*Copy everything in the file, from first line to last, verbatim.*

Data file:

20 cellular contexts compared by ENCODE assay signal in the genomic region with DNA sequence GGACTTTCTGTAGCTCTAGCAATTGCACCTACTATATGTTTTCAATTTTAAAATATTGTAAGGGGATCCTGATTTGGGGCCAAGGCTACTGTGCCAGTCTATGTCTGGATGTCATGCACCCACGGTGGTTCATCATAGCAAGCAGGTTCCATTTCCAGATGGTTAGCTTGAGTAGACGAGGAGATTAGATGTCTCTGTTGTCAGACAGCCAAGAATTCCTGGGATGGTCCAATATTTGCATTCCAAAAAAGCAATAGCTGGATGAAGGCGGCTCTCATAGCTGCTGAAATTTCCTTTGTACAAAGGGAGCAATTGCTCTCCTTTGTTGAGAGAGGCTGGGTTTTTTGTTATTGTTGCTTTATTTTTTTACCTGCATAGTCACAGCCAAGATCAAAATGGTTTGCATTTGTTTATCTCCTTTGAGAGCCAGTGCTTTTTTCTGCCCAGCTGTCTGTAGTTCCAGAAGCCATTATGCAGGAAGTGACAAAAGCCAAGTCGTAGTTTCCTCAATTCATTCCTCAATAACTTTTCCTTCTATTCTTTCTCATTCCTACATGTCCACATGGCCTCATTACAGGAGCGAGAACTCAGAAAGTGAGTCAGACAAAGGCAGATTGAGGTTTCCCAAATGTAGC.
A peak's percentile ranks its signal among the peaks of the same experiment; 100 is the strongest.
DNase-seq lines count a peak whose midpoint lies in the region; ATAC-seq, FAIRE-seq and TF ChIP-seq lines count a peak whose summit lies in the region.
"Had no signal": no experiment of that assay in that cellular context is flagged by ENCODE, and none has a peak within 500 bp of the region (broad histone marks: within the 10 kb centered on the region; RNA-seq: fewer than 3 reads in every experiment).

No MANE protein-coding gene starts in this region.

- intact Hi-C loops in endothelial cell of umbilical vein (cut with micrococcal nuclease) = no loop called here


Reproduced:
20 cellular contexts compared by ENCODE assay signal in the genomic region with DNA sequence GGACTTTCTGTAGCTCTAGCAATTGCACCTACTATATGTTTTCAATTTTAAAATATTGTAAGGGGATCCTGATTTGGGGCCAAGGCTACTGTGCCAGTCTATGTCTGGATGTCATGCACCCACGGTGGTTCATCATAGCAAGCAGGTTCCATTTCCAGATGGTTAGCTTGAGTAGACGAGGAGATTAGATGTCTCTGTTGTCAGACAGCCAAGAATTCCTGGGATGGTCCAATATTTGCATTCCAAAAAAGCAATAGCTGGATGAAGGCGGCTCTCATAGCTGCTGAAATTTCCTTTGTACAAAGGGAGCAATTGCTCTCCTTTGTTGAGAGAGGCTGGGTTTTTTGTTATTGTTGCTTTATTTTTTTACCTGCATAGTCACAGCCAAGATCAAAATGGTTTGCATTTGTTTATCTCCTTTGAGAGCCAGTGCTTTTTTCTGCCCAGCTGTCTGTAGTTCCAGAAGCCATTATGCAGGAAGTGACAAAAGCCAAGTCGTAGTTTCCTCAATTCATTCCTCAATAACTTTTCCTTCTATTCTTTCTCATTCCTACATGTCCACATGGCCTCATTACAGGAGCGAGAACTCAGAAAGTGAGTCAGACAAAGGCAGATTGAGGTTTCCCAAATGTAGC.
A peak's percentile ranks its signal among the peaks of the same experiment; 100 is the strongest.
DNase-seq lines count a peak whose midpoint lies in the region; ATAC-seq, FAIRE-seq and TF ChIP-seq lines count a peak whose summit lies in the region.
"Had no signal": no experiment of that assay in that cellular context is flagged by ENCODE, and none has a peak within 500 bp of the region (broad histone marks: within the 10 kb centered on the region; RNA-seq: fewer than 3 reads in every experiment).

No MANE protein-coding gene starts in this region.

- intact Hi-C loops in endothelial cell of umbilical vein (cut with micrococcal nuclease) = no loop called here